Johnson is also closely tied to an organization called the International House of Prayer in Kansas City, Missouri (IHOP for short, also known as IHOPKC, since they have also opened houses of prayer in other cities around the world). IHOP was founded and is led by Mike Bickle. Bickle started Kansas City Fellowship in the 80s. Several so-called prophets became associated with that fellowship and became known as the Kansas City Prophets. These prophets have been shown to be false prophets and have even been involved in sexual sins and homosexuality, which is why Bickle has distanced himself from them. Even so, their influence and their Kingdom Now teachings have spread. Bickle himself is a Kingdom Now preacher, though a subtle one. He claims that he is not one on the IHOP website, but his teachings show that he is one. He did a teaching at the Toronto church in May 2010 which shows that he is a Kingdom Now believer (https://mikebickle.org/resources/resource/2930?return_url=https%3A%2F%2Fmikebickle.org%2Fresources%2Fcategory%2Fministry-outreach%2Fevangelism%2F). I have downloaded the study notes and highlighted in red the points that show he teaches the Kingdom Now and Word of Faith doctrines. It is available at www.claytonhowardford.com/MikeBickle.doc.
In the late 80s Wimber, the leader of the Vineyard Fellowship, became enamored with Bickle and these prophets, but when the sins of these prophets became public, Bickle placed himself under Wimber’s leadership and Kansas City Fellowship became Metro Vineyard Fellowship. However, when the Toronto revival began, Bickle endorsed it. When the Toronto church left the Vineyard Fellowship, Bickle’s church did, too, and became Metro Christian Fellowship.
Bickle resigned as pastor of the church in 2000 to lead IHOP. IHOP has had worship and prayer going 24/7 365 days a year since September 1999. Bickle also founded a school of ministry called IHOP University. In November, 2009, a “revival” started at the university among the students. The same manifestations that occurred in Toronto occurred here. The leaders of the school taught that it was God’s will to heal everyone. Mike Bickle and Lou Engle, who at that time was the leader of a ministry named The Call, wrote a letter about that revival. You can find it here: https://www.xpmedia.com/article/95/a-letter-from-mike-bickle-and-lou-engle. At the bottom of the letter (under “About the Author”), it says that IHOP is committed to “impact the seven spheres of society.” That is dominion theology.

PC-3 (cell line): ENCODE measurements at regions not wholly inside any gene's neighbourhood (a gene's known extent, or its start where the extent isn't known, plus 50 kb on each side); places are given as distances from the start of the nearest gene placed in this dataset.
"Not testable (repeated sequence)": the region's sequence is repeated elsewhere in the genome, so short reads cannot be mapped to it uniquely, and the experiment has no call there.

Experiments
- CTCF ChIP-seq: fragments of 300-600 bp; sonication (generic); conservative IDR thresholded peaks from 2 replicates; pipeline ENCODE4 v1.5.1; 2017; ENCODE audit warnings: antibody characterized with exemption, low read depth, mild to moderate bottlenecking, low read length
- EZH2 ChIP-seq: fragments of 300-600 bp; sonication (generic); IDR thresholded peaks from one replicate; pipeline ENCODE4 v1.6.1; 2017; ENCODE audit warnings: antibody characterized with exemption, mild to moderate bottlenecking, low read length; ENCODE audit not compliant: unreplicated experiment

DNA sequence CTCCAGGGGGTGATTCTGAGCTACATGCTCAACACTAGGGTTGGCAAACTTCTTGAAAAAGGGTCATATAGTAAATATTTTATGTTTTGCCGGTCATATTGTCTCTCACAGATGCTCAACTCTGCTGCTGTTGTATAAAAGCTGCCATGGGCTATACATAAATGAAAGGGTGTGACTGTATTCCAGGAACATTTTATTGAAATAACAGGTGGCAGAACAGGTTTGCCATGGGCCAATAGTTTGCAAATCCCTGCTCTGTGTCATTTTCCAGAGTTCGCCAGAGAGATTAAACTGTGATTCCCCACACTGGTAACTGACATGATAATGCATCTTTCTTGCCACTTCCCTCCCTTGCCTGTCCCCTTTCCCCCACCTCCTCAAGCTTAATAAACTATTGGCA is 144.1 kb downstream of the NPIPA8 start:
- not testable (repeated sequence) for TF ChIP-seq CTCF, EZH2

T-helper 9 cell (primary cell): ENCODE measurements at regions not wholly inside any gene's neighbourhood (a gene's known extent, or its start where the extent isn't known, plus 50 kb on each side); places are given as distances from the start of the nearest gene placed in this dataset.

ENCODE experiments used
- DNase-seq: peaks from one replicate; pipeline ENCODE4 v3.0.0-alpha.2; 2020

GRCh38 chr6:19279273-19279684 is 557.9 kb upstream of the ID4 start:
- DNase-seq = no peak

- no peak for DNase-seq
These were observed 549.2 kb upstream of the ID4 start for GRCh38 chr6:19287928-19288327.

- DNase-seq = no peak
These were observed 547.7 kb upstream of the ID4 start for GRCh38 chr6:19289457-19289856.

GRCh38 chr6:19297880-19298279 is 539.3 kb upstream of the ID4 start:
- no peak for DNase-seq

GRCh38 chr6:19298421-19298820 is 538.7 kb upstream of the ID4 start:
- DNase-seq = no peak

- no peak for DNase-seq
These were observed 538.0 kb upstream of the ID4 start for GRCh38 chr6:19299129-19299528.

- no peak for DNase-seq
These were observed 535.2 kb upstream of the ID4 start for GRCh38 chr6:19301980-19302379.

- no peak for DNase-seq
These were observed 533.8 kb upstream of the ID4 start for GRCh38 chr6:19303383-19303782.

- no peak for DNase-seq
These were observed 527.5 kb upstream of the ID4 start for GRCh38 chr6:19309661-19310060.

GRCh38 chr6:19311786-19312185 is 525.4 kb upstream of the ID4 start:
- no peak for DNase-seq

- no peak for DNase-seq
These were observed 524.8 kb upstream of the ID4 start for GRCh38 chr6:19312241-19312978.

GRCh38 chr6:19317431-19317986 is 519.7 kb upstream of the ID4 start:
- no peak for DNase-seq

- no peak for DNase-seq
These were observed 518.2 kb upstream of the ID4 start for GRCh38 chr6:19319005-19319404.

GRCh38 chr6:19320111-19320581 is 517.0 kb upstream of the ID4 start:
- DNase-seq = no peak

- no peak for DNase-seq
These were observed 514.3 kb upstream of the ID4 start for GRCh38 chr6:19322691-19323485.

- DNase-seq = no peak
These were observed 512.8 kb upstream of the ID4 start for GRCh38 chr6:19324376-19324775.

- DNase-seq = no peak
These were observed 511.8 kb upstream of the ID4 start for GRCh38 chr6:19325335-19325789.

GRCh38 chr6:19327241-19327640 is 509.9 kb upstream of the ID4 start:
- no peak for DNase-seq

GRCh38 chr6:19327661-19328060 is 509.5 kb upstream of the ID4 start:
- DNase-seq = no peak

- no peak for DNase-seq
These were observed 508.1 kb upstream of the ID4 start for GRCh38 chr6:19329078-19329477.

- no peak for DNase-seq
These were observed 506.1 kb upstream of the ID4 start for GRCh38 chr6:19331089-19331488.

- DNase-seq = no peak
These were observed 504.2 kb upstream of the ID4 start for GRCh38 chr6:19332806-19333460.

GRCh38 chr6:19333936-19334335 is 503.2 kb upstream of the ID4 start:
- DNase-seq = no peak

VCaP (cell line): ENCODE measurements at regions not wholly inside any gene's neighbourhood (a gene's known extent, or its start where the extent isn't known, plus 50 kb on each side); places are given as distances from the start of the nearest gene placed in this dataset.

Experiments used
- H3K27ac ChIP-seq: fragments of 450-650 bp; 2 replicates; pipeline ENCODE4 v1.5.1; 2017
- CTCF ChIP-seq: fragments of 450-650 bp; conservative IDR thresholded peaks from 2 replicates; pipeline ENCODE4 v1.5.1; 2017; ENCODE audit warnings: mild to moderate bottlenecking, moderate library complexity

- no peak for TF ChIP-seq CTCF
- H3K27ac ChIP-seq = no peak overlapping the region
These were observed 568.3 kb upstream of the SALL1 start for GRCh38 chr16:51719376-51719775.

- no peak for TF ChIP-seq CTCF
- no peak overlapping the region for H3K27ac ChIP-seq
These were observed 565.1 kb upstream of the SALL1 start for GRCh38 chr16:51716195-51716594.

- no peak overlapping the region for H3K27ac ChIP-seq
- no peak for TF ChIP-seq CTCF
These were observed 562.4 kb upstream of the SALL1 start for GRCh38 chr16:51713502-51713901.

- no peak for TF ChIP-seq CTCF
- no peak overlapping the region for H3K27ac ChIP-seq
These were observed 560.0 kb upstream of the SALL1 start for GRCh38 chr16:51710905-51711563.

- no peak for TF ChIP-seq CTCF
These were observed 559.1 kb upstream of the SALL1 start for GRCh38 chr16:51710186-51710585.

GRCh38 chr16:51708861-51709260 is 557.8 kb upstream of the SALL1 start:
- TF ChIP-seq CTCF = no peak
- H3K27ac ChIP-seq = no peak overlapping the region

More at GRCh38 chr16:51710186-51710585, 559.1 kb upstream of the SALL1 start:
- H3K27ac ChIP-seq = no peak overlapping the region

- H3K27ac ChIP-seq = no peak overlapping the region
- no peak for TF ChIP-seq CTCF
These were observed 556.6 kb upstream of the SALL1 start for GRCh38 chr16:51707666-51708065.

After a few weeks of this, the leaders of the school became concerned that the “revival” might be fizzling out, so they invited two pastors to join them for a week of meetings to teach them how to keep the “revival” going. One of those pastors was John Arnott from Toronto. The other was Johnson.
Johnson has kept in touch with IHOP. Every year IHOP hosts a youth conference called OneThing. Over 20,000 youth from across the nation attend this annually. Johnson was a speaker at the 2016 conference.
Lou Engle has also been a speaker at these One Thing conferences. The Call was a ministry that called the youth of America to fasting and prayer, which sounds like a legitimate ministry. But Engle promotes ecumenism. He organized a rally that was held in Los Angeles in April 2016 called Azusa Now. Ostensibly, the purpose of the rally was to celebrate the 110th anniversary of the outpouring of the Holy Spirit on Azusa Street in 1906, which was the beginning of the Pentecostal movement. In reality, the purpose of the rally was to gather people of all denominations, including the Roman Catholic denomination, and preach that we should forget doctrinal purity and just be united. This is what happened at that rally: https://christiannews.net/2016/04/10/lou-engle-of-the-call-prostrates-himself-kisses-foot-of-catholic-leader-as-act-of-reconciliation/
Bickle also promotes ecumenism through the One Thing conferences as this video shows:
To be continued…